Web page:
That this case presents a triable issue is also manifested by the page of rhetorical questions that the majority poses about what constitutes a “financial inability” to pay. See Majority op. at 377. “In the absence of a clearly demarcated test for financial inability to pay,” the majority reasons, the court must conclude that Bingham's actions were willful. Majority op. at 377. I disagree. It is precisely because we are unable to determine what factually constitutes an inability to pay that we must remand this case for trial. Deciding a factual question such as this simply because we cannot define a standard to be applied improperly invades the province of the jury.
I also disagree with the majority's assertion that remanding this case for trial would require us to graft an additional exception to liability onto RCW 49.52.070. See Majority op. at 378 (“The Legislature is, of course, free to add a further exception to the double damages provisions of RCW 49.52.070 if it so chooses.”). Remanding this case for trial does not require the creation of some “exception” to liability under RCW 49.52.070, it merely requires us to interpret the word “willfully.” In deferring in this way to the Legislature, the majority evades the most fundamental of the court's duties-interpreting statutes. See, e.g., Ashenbrenner v. Department of Labor & Indus., 62 Wash.2d 22, 26, 380 P.2d 730 (1963) (“It is obviously the duty of this court to interpret the statute in question.”).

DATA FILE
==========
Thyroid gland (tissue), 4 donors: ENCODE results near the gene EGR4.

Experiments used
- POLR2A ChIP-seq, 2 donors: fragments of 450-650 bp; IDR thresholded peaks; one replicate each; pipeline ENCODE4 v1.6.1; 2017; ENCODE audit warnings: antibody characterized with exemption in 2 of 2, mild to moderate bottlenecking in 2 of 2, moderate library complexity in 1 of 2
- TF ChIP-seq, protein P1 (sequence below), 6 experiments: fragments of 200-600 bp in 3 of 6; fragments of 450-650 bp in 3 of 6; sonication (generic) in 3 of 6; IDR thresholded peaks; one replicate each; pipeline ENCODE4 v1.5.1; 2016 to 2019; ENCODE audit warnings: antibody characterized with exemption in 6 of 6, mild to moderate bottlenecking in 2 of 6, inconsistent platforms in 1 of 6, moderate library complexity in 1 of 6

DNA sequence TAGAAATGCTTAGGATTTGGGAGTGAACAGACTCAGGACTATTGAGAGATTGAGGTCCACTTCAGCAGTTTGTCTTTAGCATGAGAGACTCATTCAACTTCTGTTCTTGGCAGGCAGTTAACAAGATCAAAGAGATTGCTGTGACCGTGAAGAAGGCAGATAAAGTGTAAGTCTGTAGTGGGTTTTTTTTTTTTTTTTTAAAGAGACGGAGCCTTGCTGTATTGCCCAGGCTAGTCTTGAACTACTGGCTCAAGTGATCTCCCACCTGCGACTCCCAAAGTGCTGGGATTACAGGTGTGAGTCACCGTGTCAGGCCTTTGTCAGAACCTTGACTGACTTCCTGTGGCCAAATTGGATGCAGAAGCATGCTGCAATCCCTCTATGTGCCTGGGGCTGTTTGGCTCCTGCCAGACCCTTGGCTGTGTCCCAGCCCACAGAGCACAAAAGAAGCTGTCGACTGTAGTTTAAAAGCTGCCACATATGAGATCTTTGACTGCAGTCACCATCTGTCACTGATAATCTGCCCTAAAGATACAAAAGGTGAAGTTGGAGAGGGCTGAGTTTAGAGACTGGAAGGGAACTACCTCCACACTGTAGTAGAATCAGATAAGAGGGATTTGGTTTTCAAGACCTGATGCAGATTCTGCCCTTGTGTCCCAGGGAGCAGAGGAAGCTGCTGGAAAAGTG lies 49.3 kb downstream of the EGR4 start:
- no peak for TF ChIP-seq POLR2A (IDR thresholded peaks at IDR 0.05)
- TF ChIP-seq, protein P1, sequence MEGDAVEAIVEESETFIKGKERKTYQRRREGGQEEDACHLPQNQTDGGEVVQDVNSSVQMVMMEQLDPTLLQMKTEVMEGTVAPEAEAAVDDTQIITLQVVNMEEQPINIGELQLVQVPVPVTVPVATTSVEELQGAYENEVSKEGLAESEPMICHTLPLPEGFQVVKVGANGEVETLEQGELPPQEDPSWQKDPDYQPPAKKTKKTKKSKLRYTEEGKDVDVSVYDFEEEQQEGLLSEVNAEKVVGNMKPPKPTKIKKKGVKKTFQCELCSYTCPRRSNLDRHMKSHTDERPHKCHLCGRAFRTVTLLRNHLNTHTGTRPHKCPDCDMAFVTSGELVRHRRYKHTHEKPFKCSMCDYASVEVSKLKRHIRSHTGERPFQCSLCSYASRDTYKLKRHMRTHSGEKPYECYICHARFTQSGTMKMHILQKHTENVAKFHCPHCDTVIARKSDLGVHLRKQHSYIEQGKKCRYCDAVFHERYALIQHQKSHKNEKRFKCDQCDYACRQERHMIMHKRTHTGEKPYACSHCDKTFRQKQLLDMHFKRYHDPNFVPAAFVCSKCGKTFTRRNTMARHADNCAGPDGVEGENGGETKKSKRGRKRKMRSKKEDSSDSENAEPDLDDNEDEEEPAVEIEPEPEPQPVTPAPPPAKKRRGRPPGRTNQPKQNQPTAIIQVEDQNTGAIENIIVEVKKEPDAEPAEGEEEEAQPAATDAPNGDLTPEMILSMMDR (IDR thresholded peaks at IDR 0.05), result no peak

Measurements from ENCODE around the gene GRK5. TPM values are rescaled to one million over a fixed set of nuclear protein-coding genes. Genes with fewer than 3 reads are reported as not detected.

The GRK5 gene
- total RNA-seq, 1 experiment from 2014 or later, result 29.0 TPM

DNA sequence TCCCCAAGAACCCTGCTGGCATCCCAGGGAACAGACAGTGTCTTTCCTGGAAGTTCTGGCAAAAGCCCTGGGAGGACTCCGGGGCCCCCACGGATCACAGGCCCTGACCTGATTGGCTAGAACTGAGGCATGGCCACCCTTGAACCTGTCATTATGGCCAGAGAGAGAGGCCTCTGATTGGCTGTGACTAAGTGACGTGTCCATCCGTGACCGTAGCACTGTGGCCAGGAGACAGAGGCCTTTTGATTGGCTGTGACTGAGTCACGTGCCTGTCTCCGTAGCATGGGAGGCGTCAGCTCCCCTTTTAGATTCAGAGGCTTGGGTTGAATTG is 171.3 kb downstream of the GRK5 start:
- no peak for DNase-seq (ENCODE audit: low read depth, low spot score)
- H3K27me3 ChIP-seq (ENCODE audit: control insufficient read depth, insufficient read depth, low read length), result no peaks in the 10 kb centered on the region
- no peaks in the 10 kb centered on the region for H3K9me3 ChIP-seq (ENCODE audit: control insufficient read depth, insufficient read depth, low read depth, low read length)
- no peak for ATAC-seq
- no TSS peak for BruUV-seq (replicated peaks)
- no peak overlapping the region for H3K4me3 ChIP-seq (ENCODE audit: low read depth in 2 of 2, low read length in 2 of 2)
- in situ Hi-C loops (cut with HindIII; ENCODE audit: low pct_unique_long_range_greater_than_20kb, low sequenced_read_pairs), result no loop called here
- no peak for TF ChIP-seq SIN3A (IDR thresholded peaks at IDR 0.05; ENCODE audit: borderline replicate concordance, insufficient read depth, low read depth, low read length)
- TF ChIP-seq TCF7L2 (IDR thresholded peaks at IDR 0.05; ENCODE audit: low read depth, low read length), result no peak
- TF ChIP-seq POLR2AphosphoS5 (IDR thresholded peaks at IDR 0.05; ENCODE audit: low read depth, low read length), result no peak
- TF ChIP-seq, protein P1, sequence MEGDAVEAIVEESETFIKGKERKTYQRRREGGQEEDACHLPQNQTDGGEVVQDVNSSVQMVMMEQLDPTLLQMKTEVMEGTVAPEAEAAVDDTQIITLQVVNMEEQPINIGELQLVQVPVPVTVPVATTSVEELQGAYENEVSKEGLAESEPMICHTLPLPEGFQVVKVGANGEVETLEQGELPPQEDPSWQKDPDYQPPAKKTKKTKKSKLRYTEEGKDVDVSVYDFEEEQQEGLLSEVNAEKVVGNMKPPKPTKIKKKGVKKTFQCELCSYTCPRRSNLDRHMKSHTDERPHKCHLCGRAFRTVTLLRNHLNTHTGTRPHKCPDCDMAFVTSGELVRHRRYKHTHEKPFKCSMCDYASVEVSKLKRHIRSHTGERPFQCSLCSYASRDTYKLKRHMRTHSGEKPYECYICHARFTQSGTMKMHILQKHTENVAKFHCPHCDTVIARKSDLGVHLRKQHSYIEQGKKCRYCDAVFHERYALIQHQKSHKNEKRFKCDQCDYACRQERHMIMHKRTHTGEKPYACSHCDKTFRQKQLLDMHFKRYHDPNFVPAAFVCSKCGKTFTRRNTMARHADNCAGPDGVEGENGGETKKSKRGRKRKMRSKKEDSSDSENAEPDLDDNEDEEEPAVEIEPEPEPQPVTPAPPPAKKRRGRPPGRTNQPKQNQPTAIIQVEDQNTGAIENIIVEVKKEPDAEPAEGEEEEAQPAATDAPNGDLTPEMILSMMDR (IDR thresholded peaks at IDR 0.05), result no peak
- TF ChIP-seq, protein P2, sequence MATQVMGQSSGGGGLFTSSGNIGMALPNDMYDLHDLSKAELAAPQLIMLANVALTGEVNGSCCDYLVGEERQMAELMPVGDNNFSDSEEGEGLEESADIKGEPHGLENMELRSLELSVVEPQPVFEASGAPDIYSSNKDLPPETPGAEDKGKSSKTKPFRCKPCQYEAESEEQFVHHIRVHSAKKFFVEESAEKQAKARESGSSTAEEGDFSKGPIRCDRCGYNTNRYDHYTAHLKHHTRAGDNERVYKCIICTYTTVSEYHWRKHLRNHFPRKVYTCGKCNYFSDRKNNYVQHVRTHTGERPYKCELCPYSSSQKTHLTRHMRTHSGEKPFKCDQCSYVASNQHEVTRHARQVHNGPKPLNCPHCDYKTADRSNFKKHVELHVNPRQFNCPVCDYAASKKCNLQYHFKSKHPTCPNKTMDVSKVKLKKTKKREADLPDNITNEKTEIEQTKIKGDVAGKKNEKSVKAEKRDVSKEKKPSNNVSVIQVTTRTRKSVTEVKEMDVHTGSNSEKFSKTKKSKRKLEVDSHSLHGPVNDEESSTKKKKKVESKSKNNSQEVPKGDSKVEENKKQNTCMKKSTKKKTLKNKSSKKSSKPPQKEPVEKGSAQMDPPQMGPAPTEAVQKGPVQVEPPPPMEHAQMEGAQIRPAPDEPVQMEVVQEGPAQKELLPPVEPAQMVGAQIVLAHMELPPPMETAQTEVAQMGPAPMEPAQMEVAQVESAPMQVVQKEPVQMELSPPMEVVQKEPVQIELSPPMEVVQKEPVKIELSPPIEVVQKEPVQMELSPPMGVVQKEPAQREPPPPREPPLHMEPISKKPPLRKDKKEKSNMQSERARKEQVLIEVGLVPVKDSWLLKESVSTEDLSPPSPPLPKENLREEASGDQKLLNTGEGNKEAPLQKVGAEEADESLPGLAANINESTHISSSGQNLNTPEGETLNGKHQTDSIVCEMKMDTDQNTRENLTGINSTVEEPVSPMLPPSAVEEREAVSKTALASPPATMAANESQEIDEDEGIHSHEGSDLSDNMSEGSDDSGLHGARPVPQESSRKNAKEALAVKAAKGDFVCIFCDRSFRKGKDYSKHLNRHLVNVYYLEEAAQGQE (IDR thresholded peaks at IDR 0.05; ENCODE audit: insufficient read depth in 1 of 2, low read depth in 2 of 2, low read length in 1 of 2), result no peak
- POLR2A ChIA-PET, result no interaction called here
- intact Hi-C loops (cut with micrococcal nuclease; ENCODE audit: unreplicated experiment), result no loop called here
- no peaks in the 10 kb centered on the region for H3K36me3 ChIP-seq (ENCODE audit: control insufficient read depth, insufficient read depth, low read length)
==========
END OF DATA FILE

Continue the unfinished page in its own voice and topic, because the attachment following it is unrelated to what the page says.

Simon v. Riblet Tramway Co., 8 Wash.App. 289, 505 P.2d 1291, 66 A.L.R.3d 1069, review denied, 82 Wash.2d 1004 (1973), is illustrative of this point. There, an employer withheld an employee's bonus on grounds that payment of it was discretionary. The only defense to an action brought under RCW 49.52.070, according to the case law up to that time, was when an employer withheld an employee's wages through carelessness. Nevertheless, the Court of Appeals proceeded, without citation, to recognize another defense: